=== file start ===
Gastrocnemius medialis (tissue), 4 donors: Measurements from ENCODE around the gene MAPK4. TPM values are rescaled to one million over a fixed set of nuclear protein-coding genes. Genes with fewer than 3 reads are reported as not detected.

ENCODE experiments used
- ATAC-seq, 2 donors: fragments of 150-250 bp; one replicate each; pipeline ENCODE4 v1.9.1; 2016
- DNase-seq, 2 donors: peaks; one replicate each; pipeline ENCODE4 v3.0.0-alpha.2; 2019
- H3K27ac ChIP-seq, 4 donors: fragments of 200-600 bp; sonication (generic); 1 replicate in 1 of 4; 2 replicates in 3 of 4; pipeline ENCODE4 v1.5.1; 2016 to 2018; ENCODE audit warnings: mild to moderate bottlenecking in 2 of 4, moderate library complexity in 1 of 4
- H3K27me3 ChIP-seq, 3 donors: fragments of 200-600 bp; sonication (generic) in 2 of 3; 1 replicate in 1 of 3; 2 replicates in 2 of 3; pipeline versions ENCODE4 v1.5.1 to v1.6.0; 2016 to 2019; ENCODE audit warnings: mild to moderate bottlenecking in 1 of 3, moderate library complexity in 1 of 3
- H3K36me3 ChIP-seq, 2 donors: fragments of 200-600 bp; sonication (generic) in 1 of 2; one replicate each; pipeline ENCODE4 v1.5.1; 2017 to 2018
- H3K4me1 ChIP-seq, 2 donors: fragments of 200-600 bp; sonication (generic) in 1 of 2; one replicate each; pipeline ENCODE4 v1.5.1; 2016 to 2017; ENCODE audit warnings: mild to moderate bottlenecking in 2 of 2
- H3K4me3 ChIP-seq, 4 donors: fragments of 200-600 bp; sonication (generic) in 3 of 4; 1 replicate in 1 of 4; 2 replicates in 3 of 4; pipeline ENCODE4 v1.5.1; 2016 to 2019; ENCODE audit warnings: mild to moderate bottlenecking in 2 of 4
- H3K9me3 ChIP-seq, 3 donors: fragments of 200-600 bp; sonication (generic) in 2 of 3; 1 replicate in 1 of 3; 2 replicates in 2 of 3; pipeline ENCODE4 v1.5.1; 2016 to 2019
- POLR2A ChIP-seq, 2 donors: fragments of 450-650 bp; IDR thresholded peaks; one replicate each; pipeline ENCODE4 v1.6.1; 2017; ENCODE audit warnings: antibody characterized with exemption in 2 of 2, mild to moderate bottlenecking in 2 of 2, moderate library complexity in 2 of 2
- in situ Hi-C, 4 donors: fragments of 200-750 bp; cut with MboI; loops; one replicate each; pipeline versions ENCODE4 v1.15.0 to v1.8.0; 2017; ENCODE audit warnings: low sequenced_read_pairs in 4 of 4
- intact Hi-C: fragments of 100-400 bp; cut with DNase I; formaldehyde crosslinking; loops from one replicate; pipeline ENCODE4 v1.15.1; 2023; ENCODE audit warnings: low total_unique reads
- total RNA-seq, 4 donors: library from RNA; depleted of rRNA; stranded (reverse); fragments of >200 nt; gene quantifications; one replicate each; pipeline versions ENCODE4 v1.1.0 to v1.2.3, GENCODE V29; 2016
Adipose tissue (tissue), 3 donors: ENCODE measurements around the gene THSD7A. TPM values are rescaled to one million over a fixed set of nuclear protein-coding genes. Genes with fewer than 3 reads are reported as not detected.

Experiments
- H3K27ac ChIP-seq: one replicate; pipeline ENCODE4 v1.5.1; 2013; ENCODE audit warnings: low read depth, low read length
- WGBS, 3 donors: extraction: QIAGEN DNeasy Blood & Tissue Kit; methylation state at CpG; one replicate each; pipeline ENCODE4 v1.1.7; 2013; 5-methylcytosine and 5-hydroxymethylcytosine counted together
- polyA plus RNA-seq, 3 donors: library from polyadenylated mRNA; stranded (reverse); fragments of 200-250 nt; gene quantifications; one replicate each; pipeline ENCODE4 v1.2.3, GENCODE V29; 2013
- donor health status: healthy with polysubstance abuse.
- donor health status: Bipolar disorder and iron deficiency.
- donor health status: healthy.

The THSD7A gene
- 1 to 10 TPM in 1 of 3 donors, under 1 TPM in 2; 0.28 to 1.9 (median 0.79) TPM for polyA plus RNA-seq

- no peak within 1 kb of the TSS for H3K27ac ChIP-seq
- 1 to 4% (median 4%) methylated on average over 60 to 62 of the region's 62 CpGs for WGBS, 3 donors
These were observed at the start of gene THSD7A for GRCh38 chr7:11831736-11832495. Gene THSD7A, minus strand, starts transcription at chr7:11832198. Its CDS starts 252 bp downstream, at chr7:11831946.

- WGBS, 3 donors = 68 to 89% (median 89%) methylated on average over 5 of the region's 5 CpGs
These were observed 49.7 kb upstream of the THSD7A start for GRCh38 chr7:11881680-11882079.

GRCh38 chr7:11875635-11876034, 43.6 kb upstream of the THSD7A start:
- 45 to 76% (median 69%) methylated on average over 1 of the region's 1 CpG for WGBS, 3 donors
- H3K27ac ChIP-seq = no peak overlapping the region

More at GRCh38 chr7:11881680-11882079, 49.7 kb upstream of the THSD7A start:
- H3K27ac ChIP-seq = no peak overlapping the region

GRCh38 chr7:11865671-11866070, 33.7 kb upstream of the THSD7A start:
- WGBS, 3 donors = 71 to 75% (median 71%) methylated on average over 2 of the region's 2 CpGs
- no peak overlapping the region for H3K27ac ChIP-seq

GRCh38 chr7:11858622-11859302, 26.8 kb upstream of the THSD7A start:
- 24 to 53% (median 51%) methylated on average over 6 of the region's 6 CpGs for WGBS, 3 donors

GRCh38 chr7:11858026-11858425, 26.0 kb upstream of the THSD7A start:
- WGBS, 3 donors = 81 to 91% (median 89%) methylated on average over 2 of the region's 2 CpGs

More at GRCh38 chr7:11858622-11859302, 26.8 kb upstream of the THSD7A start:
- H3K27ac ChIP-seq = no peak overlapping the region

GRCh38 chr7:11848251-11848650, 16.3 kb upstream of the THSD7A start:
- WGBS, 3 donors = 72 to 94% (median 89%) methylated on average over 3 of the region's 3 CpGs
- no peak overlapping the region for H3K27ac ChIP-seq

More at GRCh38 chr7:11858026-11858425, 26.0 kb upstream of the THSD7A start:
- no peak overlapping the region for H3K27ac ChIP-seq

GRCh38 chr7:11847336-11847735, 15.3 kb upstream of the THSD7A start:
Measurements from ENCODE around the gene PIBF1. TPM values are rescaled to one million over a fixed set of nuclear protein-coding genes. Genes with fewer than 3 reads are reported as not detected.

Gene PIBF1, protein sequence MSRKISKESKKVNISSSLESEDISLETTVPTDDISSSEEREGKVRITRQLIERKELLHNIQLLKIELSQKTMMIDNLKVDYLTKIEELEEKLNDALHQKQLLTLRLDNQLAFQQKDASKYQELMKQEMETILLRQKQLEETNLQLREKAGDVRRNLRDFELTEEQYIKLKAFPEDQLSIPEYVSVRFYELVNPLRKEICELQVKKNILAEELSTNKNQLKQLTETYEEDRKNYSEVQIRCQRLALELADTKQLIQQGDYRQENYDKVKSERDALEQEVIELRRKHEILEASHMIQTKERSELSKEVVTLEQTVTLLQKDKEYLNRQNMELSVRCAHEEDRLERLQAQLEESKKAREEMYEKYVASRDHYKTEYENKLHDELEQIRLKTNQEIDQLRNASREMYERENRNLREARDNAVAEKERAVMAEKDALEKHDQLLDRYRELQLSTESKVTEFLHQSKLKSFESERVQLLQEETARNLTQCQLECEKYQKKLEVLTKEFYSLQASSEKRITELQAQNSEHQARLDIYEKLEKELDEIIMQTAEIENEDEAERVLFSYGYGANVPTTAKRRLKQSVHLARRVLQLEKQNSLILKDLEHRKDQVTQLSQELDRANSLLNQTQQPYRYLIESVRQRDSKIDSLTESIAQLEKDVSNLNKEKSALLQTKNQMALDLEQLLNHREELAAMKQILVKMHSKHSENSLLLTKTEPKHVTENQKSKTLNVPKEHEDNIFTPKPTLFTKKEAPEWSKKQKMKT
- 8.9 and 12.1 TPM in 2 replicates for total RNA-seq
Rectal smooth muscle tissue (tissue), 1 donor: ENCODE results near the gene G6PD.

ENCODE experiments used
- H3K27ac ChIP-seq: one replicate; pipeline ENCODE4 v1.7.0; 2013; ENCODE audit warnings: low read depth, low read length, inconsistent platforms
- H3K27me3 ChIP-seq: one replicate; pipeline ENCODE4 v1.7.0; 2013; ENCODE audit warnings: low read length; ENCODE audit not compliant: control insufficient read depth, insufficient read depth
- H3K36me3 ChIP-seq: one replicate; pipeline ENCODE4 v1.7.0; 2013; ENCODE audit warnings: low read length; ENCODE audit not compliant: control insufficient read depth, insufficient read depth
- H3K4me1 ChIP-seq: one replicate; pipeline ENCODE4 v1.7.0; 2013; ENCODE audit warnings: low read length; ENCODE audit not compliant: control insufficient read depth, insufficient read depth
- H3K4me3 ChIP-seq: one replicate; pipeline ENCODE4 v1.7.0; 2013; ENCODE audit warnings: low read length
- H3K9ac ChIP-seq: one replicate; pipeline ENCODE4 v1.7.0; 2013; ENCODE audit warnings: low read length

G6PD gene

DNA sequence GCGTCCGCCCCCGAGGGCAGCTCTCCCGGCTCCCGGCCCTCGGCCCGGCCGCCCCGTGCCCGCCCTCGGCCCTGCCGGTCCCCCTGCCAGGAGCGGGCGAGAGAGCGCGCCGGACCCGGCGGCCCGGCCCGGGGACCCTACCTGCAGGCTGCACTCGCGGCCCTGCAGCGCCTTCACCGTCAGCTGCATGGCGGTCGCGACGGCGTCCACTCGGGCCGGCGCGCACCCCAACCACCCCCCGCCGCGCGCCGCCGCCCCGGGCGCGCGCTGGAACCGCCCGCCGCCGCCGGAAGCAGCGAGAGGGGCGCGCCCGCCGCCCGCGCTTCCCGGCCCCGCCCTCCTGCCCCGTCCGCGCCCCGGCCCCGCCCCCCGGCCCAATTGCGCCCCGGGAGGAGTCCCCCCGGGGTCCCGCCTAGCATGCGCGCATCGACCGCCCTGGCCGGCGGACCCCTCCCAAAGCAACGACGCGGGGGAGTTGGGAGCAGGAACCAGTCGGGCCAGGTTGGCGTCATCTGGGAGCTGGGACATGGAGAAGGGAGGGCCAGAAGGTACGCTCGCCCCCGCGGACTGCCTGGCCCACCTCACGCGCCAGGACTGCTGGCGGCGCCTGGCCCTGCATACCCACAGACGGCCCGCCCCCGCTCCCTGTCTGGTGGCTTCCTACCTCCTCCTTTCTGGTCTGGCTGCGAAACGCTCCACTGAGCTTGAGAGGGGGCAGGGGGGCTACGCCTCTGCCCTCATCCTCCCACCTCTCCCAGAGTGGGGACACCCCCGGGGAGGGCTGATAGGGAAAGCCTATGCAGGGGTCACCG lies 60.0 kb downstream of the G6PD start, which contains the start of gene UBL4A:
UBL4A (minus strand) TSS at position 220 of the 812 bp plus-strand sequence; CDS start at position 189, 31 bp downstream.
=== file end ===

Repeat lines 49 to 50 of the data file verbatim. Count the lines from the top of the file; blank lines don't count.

GRCh38 chr7:11847336-11847735, 15.3 kb upstream of the THSD7A start:
Measurements from ENCODE around the gene PIBF1. TPM values are rescaled to one million over a fixed set of nuclear protein-coding genes. Genes with fewer than 3 reads are reported as not detected.